An atom-probe tomographic study of the temporal evolution of the nanostructure of Fe-Cu based high-strength low-carbon steels

Dieter Isheim*, R. Prakash Kolli, Morris E. Fine, David N. Seidman

*Corresponding author for this work

Research output: Contribution to journalArticlepeer-review

134 Scopus citations

Abstract

A three-dimensional (3D) knowledge of the atomic-scale structure is necessary for improving the design and understanding of modern materials with complex microstructures, such as high-performance steels. Local-electrode atom-probe tomography is used to obtain atom-by-atom 3D reconstructions to characterize three versions of a copper, nickel, manganese, and aluminum bearing high-strength low-carbon steel, which achieve their high tensile yield strength, up to 1170 MPa (170 ksi), from the formation of nanometer-radius copper rich precipitates. The temporal evolution of these precipitates is followed at 500 °C, and it is found that manganese and nickel segregate at their interfaces with the segregation level increasing with aging time. The segregation of carbon, boron, phosphorous and sulfur at grain boundaries is detected and correlated with poorer impact fracture toughness at higher segregation levels.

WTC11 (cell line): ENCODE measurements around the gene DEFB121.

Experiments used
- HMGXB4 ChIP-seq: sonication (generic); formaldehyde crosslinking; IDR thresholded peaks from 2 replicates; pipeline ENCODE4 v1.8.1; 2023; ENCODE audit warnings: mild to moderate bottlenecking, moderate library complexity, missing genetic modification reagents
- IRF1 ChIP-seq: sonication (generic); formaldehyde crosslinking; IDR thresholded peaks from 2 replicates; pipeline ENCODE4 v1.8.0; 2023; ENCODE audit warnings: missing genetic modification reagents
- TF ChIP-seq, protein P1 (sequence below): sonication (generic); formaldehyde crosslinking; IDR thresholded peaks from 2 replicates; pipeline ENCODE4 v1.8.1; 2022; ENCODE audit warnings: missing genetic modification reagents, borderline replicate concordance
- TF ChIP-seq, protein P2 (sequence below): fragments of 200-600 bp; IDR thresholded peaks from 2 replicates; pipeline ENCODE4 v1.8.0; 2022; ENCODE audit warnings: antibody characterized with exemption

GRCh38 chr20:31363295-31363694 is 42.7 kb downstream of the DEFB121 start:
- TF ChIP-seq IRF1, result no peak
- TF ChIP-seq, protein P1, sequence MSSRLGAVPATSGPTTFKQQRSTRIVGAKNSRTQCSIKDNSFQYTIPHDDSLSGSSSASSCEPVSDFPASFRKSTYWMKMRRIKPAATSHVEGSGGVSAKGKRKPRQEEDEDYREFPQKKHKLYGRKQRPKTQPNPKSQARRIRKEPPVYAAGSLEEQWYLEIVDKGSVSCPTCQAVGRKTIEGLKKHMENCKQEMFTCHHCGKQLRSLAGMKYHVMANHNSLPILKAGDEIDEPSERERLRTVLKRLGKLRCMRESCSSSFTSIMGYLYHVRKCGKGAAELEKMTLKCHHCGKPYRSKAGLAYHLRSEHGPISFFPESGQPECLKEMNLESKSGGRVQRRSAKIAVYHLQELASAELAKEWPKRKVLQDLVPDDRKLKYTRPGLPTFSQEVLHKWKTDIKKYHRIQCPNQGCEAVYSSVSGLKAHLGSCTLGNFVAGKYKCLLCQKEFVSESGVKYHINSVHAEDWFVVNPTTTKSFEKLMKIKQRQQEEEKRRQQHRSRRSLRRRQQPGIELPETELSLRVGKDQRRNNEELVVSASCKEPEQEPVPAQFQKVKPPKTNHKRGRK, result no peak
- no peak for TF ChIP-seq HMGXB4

Original languageEnglish (US)
Pages (from-to)35-40
Number of pages6
JournalScripta Materialia
Volume55
Issue number1 SPEC. ISS.
DOIs
StatePublished - Jul 2006

Keywords

  • Ferritic steels
  • Interfacial segregation
  • Nanostructure
  • Precipitation strengthening
  • Temporal evolution

ASJC Scopus subject areas

  • Materials Science(all)
  • Condensed Matter Physics
  • Mechanics of Materials
  • Mechanical Engineering
  • Metals and Alloys

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